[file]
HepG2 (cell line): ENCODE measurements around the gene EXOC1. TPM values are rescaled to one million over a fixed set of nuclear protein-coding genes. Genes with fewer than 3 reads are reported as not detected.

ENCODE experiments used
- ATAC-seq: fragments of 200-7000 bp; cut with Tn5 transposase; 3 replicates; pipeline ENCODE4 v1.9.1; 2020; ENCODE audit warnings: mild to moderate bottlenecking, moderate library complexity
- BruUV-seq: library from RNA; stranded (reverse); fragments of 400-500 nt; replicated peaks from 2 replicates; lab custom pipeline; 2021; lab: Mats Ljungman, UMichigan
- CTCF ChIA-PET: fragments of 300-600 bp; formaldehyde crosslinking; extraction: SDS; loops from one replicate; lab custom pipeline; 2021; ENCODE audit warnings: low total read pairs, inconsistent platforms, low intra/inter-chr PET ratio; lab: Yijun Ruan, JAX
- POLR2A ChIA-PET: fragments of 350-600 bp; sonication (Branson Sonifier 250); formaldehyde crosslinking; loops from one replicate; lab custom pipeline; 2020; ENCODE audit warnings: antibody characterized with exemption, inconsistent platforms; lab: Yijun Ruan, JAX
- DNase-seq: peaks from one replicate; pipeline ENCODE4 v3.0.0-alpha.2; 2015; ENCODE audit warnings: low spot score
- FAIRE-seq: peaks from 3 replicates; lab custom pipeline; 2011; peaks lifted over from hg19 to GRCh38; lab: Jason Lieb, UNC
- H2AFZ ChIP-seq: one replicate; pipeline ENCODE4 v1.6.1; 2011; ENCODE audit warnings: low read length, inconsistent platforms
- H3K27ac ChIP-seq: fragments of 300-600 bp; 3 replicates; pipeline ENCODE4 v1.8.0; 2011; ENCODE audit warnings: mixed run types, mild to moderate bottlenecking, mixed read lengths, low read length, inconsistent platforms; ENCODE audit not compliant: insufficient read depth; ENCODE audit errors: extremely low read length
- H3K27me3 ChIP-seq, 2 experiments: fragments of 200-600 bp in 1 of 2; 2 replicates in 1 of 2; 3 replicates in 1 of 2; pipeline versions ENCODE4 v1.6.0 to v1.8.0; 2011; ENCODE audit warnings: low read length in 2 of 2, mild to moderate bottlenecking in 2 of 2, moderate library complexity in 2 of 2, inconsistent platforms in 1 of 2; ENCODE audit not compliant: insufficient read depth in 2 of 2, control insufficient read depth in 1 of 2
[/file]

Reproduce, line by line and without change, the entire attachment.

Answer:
HepG2 (cell line): ENCODE measurements around the gene EXOC1. TPM values are rescaled to one million over a fixed set of nuclear protein-coding genes. Genes with fewer than 3 reads are reported as not detected.

ENCODE experiments used
- ATAC-seq: fragments of 200-7000 bp; cut with Tn5 transposase; 3 replicates; pipeline ENCODE4 v1.9.1; 2020; ENCODE audit warnings: mild to moderate bottlenecking, moderate library complexity
- BruUV-seq: library from RNA; stranded (reverse); fragments of 400-500 nt; replicated peaks from 2 replicates; lab custom pipeline; 2021; lab: Mats Ljungman, UMichigan
- CTCF ChIA-PET: fragments of 300-600 bp; formaldehyde crosslinking; extraction: SDS; loops from one replicate; lab custom pipeline; 2021; ENCODE audit warnings: low total read pairs, inconsistent platforms, low intra/inter-chr PET ratio; lab: Yijun Ruan, JAX
- POLR2A ChIA-PET: fragments of 350-600 bp; sonication (Branson Sonifier 250); formaldehyde crosslinking; loops from one replicate; lab custom pipeline; 2020; ENCODE audit warnings: antibody characterized with exemption, inconsistent platforms; lab: Yijun Ruan, JAX
- DNase-seq: peaks from one replicate; pipeline ENCODE4 v3.0.0-alpha.2; 2015; ENCODE audit warnings: low spot score
- FAIRE-seq: peaks from 3 replicates; lab custom pipeline; 2011; peaks lifted over from hg19 to GRCh38; lab: Jason Lieb, UNC
- H2AFZ ChIP-seq: one replicate; pipeline ENCODE4 v1.6.1; 2011; ENCODE audit warnings: low read length, inconsistent platforms
- H3K27ac ChIP-seq: fragments of 300-600 bp; 3 replicates; pipeline ENCODE4 v1.8.0; 2011; ENCODE audit warnings: mixed run types, mild to moderate bottlenecking, mixed read lengths, low read length, inconsistent platforms; ENCODE audit not compliant: insufficient read depth; ENCODE audit errors: extremely low read length
- H3K27me3 ChIP-seq, 2 experiments: fragments of 200-600 bp in 1 of 2; 2 replicates in 1 of 2; 3 replicates in 1 of 2; pipeline versions ENCODE4 v1.6.0 to v1.8.0; 2011; ENCODE audit warnings: low read length in 2 of 2, mild to moderate bottlenecking in 2 of 2, moderate library complexity in 2 of 2, inconsistent platforms in 1 of 2; ENCODE audit not compliant: insufficient read depth in 2 of 2, control insufficient read depth in 1 of 2